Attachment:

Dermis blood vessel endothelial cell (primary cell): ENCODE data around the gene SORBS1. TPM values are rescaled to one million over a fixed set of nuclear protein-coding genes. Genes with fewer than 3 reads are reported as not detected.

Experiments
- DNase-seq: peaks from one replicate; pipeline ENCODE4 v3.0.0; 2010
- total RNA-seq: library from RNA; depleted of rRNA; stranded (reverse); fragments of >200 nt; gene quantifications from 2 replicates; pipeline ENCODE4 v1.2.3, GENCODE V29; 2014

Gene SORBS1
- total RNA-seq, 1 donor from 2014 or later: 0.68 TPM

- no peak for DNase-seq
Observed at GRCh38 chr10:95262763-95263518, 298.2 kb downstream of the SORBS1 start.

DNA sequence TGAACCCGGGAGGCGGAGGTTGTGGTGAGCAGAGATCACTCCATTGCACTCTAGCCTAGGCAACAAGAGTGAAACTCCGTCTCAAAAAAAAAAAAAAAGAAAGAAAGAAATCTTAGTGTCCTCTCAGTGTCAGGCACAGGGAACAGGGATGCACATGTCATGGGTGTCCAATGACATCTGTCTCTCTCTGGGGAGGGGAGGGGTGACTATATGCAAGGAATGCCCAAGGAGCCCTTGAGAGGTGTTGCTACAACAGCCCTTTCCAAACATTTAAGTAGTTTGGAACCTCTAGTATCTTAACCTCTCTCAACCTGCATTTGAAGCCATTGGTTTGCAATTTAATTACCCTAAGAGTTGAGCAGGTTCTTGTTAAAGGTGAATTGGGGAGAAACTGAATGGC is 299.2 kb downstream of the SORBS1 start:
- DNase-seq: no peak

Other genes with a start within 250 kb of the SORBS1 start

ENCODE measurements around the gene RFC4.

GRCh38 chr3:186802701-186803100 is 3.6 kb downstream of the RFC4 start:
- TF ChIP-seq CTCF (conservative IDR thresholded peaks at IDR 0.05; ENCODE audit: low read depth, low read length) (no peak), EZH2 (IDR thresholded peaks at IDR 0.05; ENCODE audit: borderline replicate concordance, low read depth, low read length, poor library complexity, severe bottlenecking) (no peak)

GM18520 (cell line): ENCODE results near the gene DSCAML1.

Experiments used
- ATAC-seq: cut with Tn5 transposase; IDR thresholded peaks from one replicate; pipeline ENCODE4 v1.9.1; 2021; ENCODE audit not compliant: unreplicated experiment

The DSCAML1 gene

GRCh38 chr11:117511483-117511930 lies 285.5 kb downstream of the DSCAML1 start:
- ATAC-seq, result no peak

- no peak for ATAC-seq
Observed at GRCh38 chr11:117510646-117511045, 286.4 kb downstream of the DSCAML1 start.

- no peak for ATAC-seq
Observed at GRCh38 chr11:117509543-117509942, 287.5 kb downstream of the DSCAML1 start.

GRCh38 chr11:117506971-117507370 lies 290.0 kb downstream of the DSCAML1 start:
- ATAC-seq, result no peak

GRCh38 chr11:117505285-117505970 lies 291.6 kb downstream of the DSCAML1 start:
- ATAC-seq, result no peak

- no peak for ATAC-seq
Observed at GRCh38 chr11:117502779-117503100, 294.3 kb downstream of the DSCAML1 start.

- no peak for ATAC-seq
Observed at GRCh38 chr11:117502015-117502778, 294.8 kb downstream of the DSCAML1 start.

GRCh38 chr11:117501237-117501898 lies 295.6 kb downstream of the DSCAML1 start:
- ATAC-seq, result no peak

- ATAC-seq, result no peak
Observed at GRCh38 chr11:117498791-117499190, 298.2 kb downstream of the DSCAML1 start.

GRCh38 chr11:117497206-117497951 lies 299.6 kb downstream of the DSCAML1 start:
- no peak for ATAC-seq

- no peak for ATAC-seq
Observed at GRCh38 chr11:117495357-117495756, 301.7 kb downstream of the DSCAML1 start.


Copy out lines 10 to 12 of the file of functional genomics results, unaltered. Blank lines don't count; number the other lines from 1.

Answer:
- DNase-seq: no peak

Other genes with a start within 250 kb of the SORBS1 start

ENCODE measurements around the gene RFC4.